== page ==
survivor, and advocate
Terry Kohut was born in Chicago in 1950,
and grew up in rural Elmhurst, Illinois,
youngest of three sons of Dmytro ("Donald")
and Barbara Kohut. He began his elementary-school
education at St. Rita School for the Deaf in Cincinnat,
then, when he was 10, transferred to St.
John's School for the Deaf, St. Francis,
Wisconsin, south of Milwaukee.
Terry's older brothers were Don, born
in 1944, and Bob, born in 1947. Don was a science buff, and
Terry recalls how Don showed him how to photograph
the moon through a telescope, and how to
develop the photos.
Don and a classmate, Walter, were electrocuted
while rigging up a ham-radio antenna between
two trees in a neighbor's yard. The two boys
were standing on soggy ground, and the copper-wire
antenna, weighted with a crescent wrench,
made contact with an overhead 2,300-volt
power line whose insulation had worn off.
The neighbor had even complained to the electric
company two weeks previously
about the sparks being emitted by the line
at night—but nothing had been done.
Donald Kohut suffered from chronic depression.
Although he wasn't physically abusive, he
drank a lot of vodka. Finally, Barbara persuaded
him to see a psychotherapist, who told her
that he was fine. When Don was 11, his father
hanged himself in the basement of the family's
house . . . and Terry found him.
Then, when he was 12, his beloved white
German Shepherd, Chriissy, died of hypothermia.
He was devastated.
Barbara had lost faith in psychologists,
but not in priests and nuns. When she took
Terry back to St. John's, she tearfully pleaded
with Father Lawrence Murphy, the only fluent
signer on staff, to take good care of Terry.
Murphy proceeded to molest him.
Terry lived in a nightmare—Murphy's nightly
prowling of the Junior Boys' Dormitory, going
from bunkbed to bunkbed to molest the boys,
his use of the confessional for "sex education sessions," summoning
boys to his office, obscenely exerting his
power and dominance over them. It's believed
that Murphy molested as many as 200 boys at St. John's. Terry was
one of his unwilling victims.
But he survived, and after graduating
in 1969, began shaping a life for himself.
He earned his B.A. in Drama at Gallaudet
College, and a Master's in Education at CSUN.
He returned to St. John's as a part-time
teacher and dorm counselor, working there
from 1974 until St. John's closed in 1983.
(Murphy had been transferred to Boulder Junction,
280 miles north, shortly after Terry was
hired, so there were no uncomfortable confrontations
between the abuser and his former victim.)
Terry's students loved him—the way he dramatized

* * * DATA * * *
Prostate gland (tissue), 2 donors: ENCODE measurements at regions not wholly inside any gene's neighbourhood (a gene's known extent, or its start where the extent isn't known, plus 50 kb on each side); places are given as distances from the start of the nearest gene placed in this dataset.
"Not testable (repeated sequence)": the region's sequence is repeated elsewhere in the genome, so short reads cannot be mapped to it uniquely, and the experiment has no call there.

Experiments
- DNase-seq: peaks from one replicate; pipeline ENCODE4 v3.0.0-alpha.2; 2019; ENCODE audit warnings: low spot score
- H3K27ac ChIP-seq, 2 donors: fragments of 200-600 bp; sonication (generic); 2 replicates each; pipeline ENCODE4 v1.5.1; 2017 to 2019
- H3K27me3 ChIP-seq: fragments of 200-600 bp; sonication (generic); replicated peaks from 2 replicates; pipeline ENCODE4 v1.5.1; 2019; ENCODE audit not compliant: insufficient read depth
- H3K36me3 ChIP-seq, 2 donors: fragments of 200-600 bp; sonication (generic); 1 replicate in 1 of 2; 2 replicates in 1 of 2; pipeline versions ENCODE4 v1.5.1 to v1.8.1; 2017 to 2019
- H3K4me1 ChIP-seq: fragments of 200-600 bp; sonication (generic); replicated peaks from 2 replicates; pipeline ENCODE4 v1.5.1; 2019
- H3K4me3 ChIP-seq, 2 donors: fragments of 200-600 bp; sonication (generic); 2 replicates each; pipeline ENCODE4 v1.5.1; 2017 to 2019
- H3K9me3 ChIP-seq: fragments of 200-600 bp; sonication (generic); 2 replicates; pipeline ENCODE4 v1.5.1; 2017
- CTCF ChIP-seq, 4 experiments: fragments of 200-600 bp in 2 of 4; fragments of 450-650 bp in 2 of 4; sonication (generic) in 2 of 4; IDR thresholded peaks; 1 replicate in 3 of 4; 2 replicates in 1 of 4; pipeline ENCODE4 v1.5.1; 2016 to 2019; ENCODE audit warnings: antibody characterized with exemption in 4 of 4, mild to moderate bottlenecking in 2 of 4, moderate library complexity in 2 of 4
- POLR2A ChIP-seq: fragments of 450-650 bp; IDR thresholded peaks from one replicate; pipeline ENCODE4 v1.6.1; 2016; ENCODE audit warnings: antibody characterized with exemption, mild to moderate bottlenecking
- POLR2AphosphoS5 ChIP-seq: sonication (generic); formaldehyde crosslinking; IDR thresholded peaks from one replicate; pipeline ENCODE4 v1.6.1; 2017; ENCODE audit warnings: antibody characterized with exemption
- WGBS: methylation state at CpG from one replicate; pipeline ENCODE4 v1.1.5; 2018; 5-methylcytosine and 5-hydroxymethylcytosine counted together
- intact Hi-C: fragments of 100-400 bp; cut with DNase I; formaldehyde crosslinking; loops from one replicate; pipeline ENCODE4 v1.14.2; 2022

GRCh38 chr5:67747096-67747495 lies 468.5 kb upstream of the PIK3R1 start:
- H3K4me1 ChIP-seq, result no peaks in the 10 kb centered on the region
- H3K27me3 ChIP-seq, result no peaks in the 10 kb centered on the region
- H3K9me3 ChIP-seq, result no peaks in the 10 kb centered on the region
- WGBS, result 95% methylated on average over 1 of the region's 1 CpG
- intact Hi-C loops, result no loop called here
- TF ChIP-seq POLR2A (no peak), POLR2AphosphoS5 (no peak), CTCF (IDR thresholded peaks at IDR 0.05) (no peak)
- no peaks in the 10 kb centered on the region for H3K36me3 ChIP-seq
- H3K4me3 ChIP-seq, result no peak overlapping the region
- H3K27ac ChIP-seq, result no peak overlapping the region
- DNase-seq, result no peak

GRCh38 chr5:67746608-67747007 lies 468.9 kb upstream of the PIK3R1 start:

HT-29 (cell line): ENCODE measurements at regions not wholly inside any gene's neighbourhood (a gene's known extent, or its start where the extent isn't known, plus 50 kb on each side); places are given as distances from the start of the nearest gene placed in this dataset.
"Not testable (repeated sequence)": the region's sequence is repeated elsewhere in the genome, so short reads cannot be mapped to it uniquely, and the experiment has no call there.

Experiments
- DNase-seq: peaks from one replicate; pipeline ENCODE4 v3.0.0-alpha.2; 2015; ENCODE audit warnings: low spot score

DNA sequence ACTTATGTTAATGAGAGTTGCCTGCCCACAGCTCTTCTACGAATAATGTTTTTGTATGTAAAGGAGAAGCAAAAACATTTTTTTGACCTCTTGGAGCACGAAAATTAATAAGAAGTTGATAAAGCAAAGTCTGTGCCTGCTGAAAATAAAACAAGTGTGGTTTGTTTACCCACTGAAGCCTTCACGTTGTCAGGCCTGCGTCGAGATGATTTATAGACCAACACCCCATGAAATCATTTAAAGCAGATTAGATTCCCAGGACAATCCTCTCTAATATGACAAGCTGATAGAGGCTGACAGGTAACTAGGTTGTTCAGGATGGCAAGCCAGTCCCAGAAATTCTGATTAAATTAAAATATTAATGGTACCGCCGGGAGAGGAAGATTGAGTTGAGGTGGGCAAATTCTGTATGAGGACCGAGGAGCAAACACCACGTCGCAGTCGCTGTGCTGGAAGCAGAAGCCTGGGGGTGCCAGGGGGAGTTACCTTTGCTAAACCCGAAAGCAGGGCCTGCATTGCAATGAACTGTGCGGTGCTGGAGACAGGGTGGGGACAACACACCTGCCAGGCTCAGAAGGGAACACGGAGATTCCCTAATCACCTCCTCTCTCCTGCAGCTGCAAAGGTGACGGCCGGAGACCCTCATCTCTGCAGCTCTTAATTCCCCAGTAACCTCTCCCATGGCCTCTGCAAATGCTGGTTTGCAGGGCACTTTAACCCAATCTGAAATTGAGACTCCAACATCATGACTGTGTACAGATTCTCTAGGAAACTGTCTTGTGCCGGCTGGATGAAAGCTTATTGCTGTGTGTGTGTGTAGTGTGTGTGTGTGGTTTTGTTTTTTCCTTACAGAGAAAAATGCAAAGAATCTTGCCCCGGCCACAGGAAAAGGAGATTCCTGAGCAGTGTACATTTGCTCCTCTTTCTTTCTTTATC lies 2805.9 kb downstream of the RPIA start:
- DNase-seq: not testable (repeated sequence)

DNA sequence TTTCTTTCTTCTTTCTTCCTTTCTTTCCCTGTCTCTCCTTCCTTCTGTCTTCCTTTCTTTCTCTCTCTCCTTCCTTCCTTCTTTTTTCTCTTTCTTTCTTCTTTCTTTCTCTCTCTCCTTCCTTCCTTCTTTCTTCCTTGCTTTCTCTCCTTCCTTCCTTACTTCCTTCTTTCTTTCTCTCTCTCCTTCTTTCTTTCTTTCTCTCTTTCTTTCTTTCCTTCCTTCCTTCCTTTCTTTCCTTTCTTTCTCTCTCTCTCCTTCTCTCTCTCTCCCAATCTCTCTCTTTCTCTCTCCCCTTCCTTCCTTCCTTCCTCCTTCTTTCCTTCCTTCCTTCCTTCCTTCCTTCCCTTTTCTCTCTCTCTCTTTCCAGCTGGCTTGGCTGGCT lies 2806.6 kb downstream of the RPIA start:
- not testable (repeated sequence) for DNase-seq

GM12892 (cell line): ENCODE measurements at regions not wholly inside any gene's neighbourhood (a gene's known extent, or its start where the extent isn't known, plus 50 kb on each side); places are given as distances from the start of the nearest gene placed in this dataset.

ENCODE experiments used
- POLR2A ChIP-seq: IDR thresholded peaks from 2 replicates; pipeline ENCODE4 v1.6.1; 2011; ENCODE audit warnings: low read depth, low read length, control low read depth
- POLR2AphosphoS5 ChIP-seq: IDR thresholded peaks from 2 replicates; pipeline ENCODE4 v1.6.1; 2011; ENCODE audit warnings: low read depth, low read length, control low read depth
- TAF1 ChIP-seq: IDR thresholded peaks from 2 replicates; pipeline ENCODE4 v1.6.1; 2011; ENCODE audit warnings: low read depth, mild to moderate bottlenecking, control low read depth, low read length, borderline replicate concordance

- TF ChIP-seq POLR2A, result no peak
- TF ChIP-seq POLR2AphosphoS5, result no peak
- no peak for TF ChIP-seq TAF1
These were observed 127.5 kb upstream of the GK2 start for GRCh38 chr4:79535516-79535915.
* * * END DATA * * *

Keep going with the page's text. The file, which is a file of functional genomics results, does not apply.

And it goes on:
his lectures, encouraged his studens to discuss
politics, told of his travels to the
"ancestral grounds" of the Soviet Union,
and treated his students as equals. H e never
mentioned his being molested—he kept that
Unable to find acting work in California,
he took a teaching position at the John H.
Kinzie School in Chicago, and also teaches ASL at
Harper College in Palatine. He and wife Pam
have been happily married for 21 years, and
they have "two beautiful American Eskimo
In 1995, Terry sent Murphy a furious,
gut-wrenching letter confronting him with
his abuse and telling him exactly what he
thought of him. (The letter is posted in
Murphy's file on BishopAccountability.org.)
He sent copies to Archbishop Weakland of
the Archdiocese of Milwaukee, and Pope John
Paul II. Murphy never responded. But Weakland
invited Terry to testify at the canonical
trial he was planning. The trial never took
place. After Murphy pleaded with the Vatican
to let him off on account of his poor health,
the Vatican abated (froze) the proceedings.
Murphy claimed to be frail and sick, but
was well enough to play the casinos. Never
defrocked or prosecuted, he died before any
pastoral measures could be taken. He was
buried with full priestly honors,
which outraged his victims.
On April 22, 2010, Terry Kohut, as "John
Doe 16," filed the first sex-abuse lawsuit
against Pope Benedict XVI, alleging cover-ups
among the highest echelons of the Vatican.
(He revealed his identity after filing the
suit through Jeff Anderson and Associates,
a firm that has represented hundreds of victims
of clerical sexual abuse.) He was interviewed
on CNN's controversial documentary, What
the Pope Knew,
which aired on September 25. His story has
achieved wide publicity. He is grateful to
his friends, the Deaf Community, colleagues
in SNAP (the Survivors Network of Those Abused
by Priests), and other survivors of Murphy's
for their support.
Whether he gets any kind of settlement
from the Vatican, or any response, his act
sends a clear message to the Church. Survivors
of clerical sexual abuse are not going to
remain silent. They have a right to come
forward and demand justice and full discolure.
Terry Kohut and the others want to see real
action and real change, so that no more children
will be at the mercy of molesters protected
and shielded by their superiors. Until all
children are safe from predators, the campaign